I will continue assembling an assortment of background materials and links to other resources that I think are useful in understanding Peirce’s notion of information and how it has the potential to extend and generalize both our intuitive notions of information and the more or less formalized theories of information that have become standard in contemporary scientific practice.
The next bit of background material I wanted to add to the account is the perspective on signs and information that Susan Awbrey and I outlined in the paper we gave at a Society for Applied Learning Technology conference in 1990.
Information as a Matter of Form, Not a Form of Matter
Information is the property of a message or sign by virtue of which it can reduce the uncertainty of an interpreter about the state of an object. This property has the alternate aspect of acting to increase the control of an interpreter with respect to achieving a goal.
In Aristotle’s Psychology , two important distinctions were drawn which we would like to adapt to our discussion of information.
First, he distinguished form and matter, saying that matter is the potentiality, while form is the actuality of the mind. Although it combines both, the essential nature of the mind is found in its form. Applied to the mind in its aspect of information processing system, this proposition foreshadows a point that was often emphasized at the beginning of the information revolution, that information is a formal entity, not a material one.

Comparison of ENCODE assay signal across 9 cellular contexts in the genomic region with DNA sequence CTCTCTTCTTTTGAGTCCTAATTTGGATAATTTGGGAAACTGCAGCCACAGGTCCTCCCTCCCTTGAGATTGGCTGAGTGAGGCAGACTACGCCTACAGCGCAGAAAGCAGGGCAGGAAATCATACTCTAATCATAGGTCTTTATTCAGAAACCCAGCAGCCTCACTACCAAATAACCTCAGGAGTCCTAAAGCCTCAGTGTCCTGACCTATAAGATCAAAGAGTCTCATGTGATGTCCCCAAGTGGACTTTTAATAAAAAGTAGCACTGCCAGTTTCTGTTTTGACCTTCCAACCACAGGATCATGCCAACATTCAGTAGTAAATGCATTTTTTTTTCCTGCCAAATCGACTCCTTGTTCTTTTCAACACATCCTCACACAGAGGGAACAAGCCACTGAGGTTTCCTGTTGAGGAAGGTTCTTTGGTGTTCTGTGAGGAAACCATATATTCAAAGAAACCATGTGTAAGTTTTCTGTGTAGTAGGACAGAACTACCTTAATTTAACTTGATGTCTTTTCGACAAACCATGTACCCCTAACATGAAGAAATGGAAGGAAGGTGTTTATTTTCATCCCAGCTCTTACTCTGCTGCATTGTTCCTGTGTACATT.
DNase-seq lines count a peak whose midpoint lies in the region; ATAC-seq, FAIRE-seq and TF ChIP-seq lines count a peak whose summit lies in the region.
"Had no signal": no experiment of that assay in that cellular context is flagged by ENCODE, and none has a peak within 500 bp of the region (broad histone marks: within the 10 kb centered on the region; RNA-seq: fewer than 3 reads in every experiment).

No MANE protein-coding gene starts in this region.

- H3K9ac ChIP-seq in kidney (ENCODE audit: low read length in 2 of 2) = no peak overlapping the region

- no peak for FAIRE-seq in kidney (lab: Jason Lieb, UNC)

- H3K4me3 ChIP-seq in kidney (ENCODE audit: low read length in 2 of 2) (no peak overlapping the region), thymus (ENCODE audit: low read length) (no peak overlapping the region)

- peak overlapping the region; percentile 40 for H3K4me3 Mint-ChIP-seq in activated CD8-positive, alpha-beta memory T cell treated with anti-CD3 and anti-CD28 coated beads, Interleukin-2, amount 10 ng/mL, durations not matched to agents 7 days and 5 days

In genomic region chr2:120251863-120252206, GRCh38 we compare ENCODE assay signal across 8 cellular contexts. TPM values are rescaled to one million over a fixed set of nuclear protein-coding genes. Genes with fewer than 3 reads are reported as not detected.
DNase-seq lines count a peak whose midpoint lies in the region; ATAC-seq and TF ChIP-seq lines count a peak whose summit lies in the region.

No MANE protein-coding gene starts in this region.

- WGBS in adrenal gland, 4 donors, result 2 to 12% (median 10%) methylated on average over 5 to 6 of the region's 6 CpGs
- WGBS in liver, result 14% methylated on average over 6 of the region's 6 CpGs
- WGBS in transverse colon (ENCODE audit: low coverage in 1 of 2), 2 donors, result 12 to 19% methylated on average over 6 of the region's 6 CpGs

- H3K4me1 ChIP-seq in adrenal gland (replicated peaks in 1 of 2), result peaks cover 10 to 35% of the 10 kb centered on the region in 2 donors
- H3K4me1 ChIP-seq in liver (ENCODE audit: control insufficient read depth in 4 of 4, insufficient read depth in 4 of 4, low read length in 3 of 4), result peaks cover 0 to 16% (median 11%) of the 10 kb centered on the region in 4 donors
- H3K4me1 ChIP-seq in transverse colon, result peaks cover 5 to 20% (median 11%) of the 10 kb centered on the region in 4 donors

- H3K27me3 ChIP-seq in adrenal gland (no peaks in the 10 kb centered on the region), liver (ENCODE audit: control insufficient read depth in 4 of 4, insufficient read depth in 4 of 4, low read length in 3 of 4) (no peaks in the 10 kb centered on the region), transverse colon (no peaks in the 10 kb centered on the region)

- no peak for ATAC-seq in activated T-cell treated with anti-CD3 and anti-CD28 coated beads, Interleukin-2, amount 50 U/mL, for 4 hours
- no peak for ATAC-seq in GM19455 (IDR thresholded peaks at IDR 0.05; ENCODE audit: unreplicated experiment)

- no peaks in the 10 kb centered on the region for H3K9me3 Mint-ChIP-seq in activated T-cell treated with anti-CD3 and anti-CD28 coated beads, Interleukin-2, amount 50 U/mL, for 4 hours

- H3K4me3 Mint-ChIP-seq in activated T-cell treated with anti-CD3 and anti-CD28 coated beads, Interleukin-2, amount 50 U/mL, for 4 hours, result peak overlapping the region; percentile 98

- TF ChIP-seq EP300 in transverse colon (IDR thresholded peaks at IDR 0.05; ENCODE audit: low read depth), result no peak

Next, Aristotle drew a distinction between the possession and the exercise of knowledge. A corresponding distinction may be drawn between the information that a system possesses by virtue of being in a certain state and the information that a self-informed or intelligent system may exercise with respect to its own states. It is not a distinction in the kind or essence of information, but a pragmatic difference in the role a system plays within the relation of sign, object, and interpreter. In the first case, the state of a system serves as a sign to others, reducing the uncertainty of these interpreters about the state of an object system. In the second case, the state of a system serves as information to itself in its role as interpreter. This is one of the marks of an intelligent system.
- Aristotle, “On the Soul” (De Anima), W.S. Hett (trans.), in Aristotle, Volume 8, Loeb Classical Library, William Heinemann, London, 1986.
I continued to make use of the frame introduced in Aristotle’s sketch of the soul in my work on Inquiry Driven Systems, for instance, here:
To be continued …